Iranian press review: Conservative media says pro-Iran fighters were behind Israeli boat attack
Israeli ship blast was a response to Israeli air strikes say hardliners
A military alliance between Iran, the Lebanese Hezbollah and the Syrian army was behind an explosion aboard an Israeli-owned ship on 25 February in the Gulf of Oman, according to an Iranian conservative newspaper
The Kayhan daily, which has close ties to Iran's supreme leader, revealed that despite Iranian officials' rejection of any involvement in the blast, the "Axis of Resistance" carried out the attack.
'The incident in the Sea of Oman, regardless of who carried it out, was a highly professional operation that would disillusion the Zionist regime'
- Kayhan daily
The term Axis of Resistance has generally referred to the Shia forces fighting against Israel and the US in Iraq, Syria, Lebanon and Yemen.
"Wickedness in Syria and Iraq [was] responded [to] in Yemen and Oman Sea," the daily's headline read, claiming that the blast was a response to the US and Israel attacks on Iranian-backed forces in Syria and Iraq.
"A series of Israeli attacks on resistance forces in Iraq and Syria have deluded Israelis [about their power]," wrote the daily on 27 February.
"The incident in the Sea of Oman, regardless of who carried it out, was a highly professional operation that would disillusion the Zionist regime."
Meanwhile, Mashregh News, another conservative outlet, published an opinion piece by Iranian analyst Alireza Taghavi saying that the blast on the Israeli-owned ship was a warning to Israel, as well as the Gulf states that are seeking normalisation agreements with Tel Aviv.
"Following the Zionist regime's attacks on Resistance Forces in Syria, it was logical to expect a response," Taghavi wrote.
"Being recognised by some Arab states in the Persian Gulf would not earn legitimacy for Israel... and, sooner or later, those [states] collaborating with Israel would be punished," he added.
Rouhani fears Biden is killing time
An analyst has suggested that President Hassan Rouhani's administration has lost hope that a meaningful change in US policy toward Iran will occur during President Joe Biden's time in the White House.
During Biden's 2020 presidential campaign, he promised to abandon former President Donald Trump's maximum pressure policy on Iran. However, politicians in Iran are now worried that Biden has been purposely killing time to determine which political camp will win Iran's June presidential elections.
'They prefer not to reach an agreement with an administration that would be in power for only a few more months'
- Vahid Karimi, Iranian foreign policy analyst
In an interview with the Aftab daily, Vahid Karimi, an Iranian foreign policy analyst, said that a recent move by Biden's administration to introduce a new anti-Iran resolution to the UN board of governors of the International Atomic Energy Agency is a tactic to postpone the US return to the 2015 nuclear deal with Iran.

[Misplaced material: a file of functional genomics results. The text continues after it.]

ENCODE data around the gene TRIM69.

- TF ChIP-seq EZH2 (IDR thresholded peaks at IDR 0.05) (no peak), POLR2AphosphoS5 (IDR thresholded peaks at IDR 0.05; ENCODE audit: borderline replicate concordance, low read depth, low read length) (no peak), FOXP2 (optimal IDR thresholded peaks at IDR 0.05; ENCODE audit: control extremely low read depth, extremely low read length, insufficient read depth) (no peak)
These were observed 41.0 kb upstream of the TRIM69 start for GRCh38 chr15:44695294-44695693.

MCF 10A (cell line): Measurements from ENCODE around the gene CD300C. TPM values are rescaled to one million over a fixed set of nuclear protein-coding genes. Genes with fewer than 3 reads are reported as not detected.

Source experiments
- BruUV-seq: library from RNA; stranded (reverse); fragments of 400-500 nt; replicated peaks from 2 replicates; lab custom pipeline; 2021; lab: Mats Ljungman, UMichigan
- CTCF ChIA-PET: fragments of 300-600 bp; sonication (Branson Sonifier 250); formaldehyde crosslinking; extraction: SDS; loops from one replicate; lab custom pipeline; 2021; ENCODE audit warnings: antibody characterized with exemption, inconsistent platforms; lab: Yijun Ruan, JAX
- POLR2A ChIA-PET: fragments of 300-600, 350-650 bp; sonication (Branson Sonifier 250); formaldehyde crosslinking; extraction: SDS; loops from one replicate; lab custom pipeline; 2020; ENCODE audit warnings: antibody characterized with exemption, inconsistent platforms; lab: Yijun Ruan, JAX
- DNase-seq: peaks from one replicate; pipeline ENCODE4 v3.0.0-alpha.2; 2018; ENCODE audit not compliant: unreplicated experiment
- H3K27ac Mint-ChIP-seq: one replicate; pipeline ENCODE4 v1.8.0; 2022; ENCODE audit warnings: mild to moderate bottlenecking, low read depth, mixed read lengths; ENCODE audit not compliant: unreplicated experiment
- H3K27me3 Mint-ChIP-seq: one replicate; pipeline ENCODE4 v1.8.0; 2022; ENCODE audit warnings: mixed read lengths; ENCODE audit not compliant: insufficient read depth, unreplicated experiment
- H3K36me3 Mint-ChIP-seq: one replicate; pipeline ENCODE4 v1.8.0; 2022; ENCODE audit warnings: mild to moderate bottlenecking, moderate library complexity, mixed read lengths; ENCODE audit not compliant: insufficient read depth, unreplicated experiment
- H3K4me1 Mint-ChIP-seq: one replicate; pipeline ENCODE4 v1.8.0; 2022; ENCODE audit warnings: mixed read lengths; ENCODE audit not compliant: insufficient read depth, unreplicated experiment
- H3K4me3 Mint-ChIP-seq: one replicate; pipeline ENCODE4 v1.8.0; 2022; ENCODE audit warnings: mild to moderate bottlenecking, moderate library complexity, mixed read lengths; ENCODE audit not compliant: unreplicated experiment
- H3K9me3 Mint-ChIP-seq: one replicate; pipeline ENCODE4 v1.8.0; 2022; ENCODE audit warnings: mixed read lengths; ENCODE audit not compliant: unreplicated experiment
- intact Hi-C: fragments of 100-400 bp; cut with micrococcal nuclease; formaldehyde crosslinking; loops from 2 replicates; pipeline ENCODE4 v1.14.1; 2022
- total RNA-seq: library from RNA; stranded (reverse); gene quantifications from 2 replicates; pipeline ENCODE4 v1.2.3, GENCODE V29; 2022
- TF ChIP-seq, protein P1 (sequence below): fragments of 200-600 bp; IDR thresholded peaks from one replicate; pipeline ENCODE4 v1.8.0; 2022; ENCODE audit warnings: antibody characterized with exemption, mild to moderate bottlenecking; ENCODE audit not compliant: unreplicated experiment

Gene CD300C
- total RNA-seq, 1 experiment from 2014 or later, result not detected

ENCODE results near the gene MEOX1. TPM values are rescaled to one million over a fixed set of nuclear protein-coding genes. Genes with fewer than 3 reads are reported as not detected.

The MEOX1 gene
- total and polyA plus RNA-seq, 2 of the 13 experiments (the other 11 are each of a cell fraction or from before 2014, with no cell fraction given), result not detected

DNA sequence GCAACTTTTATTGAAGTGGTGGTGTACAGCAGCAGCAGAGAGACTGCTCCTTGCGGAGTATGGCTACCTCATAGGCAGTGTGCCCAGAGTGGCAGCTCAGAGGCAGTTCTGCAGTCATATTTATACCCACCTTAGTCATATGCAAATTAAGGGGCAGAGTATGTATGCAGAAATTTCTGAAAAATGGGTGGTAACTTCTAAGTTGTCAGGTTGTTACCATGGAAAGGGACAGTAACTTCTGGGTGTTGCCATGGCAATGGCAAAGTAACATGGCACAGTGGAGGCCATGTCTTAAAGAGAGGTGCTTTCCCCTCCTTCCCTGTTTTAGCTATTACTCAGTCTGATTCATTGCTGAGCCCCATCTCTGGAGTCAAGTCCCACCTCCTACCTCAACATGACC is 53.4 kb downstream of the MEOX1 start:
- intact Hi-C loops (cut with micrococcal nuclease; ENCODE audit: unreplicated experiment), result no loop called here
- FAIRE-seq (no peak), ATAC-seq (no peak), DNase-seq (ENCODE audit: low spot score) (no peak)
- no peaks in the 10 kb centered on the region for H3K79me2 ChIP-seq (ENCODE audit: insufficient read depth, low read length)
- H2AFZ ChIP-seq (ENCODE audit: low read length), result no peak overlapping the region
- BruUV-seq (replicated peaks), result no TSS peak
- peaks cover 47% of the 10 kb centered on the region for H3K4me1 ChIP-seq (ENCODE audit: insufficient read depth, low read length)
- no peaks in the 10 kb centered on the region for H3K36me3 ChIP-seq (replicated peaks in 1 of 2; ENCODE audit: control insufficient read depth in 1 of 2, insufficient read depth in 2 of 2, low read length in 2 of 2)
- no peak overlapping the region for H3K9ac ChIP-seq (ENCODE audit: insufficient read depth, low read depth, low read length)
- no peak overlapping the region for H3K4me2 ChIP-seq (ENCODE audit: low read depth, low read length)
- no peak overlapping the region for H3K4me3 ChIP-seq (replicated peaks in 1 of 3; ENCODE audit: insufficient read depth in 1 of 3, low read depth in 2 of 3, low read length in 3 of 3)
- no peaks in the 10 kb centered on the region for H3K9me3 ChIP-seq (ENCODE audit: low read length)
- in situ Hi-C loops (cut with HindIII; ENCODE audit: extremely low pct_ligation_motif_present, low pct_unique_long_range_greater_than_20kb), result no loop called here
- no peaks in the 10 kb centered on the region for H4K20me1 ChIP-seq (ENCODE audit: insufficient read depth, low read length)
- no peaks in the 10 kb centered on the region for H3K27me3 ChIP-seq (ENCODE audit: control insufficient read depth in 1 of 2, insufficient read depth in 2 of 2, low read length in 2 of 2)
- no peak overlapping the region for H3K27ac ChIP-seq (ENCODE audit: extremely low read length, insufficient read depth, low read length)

"The Democrats closely follow the developments regarding Iran's 2021 presidential elections," Karimi was quoted as saying by the Aftab.
"They prefer not to reach an agreement with an administration that would be in power for only a few more months."
Meanwhile, former Iranian legislator Heshmatollah Falahatpisheh suggested that Biden's strategy of killing time would put him in a more difficult situation after the next elections in Iran.
"If Biden keeps losing time, he would eventually find himself in a situation that there are no diplomats in Tehran to negotiate with," Felahatpisheh told the ISNA news agency.
He referred to Iran's Revolutionary Guard Corps (IRGC)'s recent attempt to support a military commander's candidacy in the elections.
"If this happens, Biden would have no choice other than negotiating with the language of the militaries, and that's what happened in Trump's era," he added.
School dropout rates increase
Experts have warned that Iran's deteriorating economic situation has caused a rapid increase in school dropout rates in the country, raising serious concerns about a sharp decline in the number of skilled workforces in the coming years.
According to local media, Iran's economic difficulties, which have been multiplied by the Covid-19 pandemic and US sanctions, have led to many schoolchildren leaving schools to help their parents make ends meet.
The Hamshahri daily has reported that due to the enormous number of students leaving school, officials have refused to reveal the country's exact number of total dropouts.
The daily revealed the data it accessed in a few Iranian provinces, showing that this year, in Kerman province, 4,510 students quit their studies in the first year of high school. During the same period, 3,677 seven-year-old children did not register in school at the beginning of the school year.
According to Hamshahri, 4,500 students in the oil-rich Khuzestan province, over 40,000 in Khorasan Razavi, and 10,055 in West Azerbaijan dropped out of school since September due to economic difficulties.
Since the beginning of the outbreak of coronavirus, schools have been closed in Iran, and distance learning through television and the internet has been the primary education mechanism. However, many Iranian families do not have internet access or cannot afford to buy a smartphone or tablet for their children to pursue their studies through virtual learning.
Last week, the ILNA news agency reported from one of Tehran's slums, where families do not even have access to a television to let their children follow classes broadcast for school children on state TV channels.